TTLL1 complex16. A final step in the purification could be an affinity purification using our specific
antibodies for TTLLs. The purified proteins will be analysed by mass spectrometry, and the function
of each novel component will be tested by localization, binding and functional assays in cultured
Depending on the identity of the interacting proteins, follow-up functional studies will be designed.
For instance, localization subunits of TTLL enzymes could be used to study the dynamic subcellular
distribution of the modifying enzymes and their protein complexes during the cell cycle, neuronal
differentiation or ciliogenesis. It is equally possible that some of the identified interacting proteins
will link the modifying enzymes to signalling pathways. In this case, the role of this pathway in the
activity and cellular functions of the proteins will be studied. Finally, we also expect that we could
identify new substrates of the modifying enzymes, which could also give rise to functional studies on
their role in cells.
Taken together, the PhD project in our lab aims to insert the newly discovered enzymes for tubulin
polyglutamylation and polyglycylation into the regulatory landscape of cells and organisms. The
project is based on established methods in our lab, and challenges new frontiers at the same time. We
have a solid network of national and international collaborators that will assist us in our project. The
Institut Curie is an internationally recognised centre of excellence, hosting under the same roof basic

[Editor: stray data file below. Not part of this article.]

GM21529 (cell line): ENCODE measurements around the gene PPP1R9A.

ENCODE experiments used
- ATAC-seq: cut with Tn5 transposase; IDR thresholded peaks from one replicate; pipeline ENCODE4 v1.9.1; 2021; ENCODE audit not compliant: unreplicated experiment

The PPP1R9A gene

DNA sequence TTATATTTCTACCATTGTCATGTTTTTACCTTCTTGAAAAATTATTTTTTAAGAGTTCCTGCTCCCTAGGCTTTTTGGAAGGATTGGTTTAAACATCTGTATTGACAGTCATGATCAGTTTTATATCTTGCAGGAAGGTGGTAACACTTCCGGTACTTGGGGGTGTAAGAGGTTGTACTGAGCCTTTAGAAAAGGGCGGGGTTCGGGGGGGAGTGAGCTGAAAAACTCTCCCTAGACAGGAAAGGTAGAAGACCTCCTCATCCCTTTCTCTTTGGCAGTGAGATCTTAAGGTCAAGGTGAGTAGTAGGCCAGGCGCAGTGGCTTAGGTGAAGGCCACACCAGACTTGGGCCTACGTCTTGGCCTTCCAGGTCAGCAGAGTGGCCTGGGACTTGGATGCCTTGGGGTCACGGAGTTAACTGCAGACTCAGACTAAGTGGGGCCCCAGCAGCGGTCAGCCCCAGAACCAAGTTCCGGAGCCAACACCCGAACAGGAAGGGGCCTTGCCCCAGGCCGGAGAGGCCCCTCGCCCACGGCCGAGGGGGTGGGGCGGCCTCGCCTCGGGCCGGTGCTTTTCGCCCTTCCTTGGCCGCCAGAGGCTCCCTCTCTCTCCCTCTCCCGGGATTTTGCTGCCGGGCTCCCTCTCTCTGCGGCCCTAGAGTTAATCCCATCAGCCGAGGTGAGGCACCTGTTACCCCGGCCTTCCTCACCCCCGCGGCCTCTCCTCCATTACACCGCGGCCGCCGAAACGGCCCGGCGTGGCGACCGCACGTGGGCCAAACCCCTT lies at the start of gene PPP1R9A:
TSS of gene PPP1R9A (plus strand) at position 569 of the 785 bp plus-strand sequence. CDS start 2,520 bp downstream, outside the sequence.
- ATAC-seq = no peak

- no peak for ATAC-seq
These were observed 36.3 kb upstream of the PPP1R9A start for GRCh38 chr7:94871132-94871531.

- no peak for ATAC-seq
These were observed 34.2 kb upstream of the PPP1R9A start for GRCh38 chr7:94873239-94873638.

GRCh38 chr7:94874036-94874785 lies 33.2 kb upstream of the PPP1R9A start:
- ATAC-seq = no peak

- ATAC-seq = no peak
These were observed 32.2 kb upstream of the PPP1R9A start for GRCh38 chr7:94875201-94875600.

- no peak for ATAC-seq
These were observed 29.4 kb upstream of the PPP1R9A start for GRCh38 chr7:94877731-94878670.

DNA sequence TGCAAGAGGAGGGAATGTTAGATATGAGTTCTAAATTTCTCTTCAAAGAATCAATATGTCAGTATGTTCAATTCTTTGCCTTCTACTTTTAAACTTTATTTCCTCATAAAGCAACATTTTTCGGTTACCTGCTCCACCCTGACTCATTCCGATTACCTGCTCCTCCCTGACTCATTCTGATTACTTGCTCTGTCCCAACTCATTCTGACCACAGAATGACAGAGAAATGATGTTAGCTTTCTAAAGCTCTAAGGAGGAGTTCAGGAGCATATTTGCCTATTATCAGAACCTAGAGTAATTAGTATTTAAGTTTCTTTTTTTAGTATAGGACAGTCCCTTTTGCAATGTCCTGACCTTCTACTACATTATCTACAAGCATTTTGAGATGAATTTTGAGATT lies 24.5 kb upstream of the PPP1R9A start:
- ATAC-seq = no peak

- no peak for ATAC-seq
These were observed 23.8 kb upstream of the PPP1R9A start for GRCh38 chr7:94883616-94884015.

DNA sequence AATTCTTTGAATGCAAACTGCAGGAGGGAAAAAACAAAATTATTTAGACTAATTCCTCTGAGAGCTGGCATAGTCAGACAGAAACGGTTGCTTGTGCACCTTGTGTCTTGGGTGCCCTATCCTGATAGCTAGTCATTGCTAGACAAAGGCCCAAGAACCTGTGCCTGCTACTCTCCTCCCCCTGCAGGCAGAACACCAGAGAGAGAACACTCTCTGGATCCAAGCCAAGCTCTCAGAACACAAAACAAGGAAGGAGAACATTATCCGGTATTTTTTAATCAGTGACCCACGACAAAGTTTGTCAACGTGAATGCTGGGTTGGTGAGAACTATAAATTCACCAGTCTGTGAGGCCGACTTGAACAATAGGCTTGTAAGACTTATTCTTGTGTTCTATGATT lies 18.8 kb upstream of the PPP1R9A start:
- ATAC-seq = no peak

research ranging from physics over cell biology, developmental biology to cancer research.
Moreover, the presence of clinicians at the institute gives researchers direct access to clinical
1. Janke, C. & Bulinski, J.C. Post-translational regulation of the microtubule cytoskeleton:
mechanisms and functions. Nat Rev Mol Cell Biol 12, 773-786 (2011).
2. Audebert, S. et al. Developmental regulation of polyglutamylated alpha- and beta-tubulin in
mouse brain neurons. J Cell Sci 107, 2313-2322 (1994).
3. Lechtreck, K.F. & Geimer, S. Distribution of polyglutamylated tubulin in the flagellar apparatus
of green flagellates. Cell Motil Cytoskeleton 47, 219-235 (2000).
4. Million, K. et al. Polyglutamylation and polyglycylation of alpha- and beta-tubulins during in
vitro ciliated cell differentiation of human respiratory epithelial cells. J Cell Sci 112, 4357-4366
5. Schneider, A., Plessmann, U. & Weber, K. Subpellicular and flagellar microtubules of
Trypanosoma brucei are extensively glutamylated. J Cell Sci 110 ( Pt 4), 431-437 (1997).
6. Bobinnec, Y. et al. Glutamylation of centriole and cytoplasmic tubulin in proliferating nonneuronal cells. Cell Motil Cytoskeleton 39, 223-232 (1998).
7. Regnard, C., Desbruyeres, E., Denoulet, P. & Eddé, B. Tubulin polyglutamylase: isozymic
variants and regulation during the cell cycle in HeLa cells. J Cell Sci 112, 4281-4289 (1999).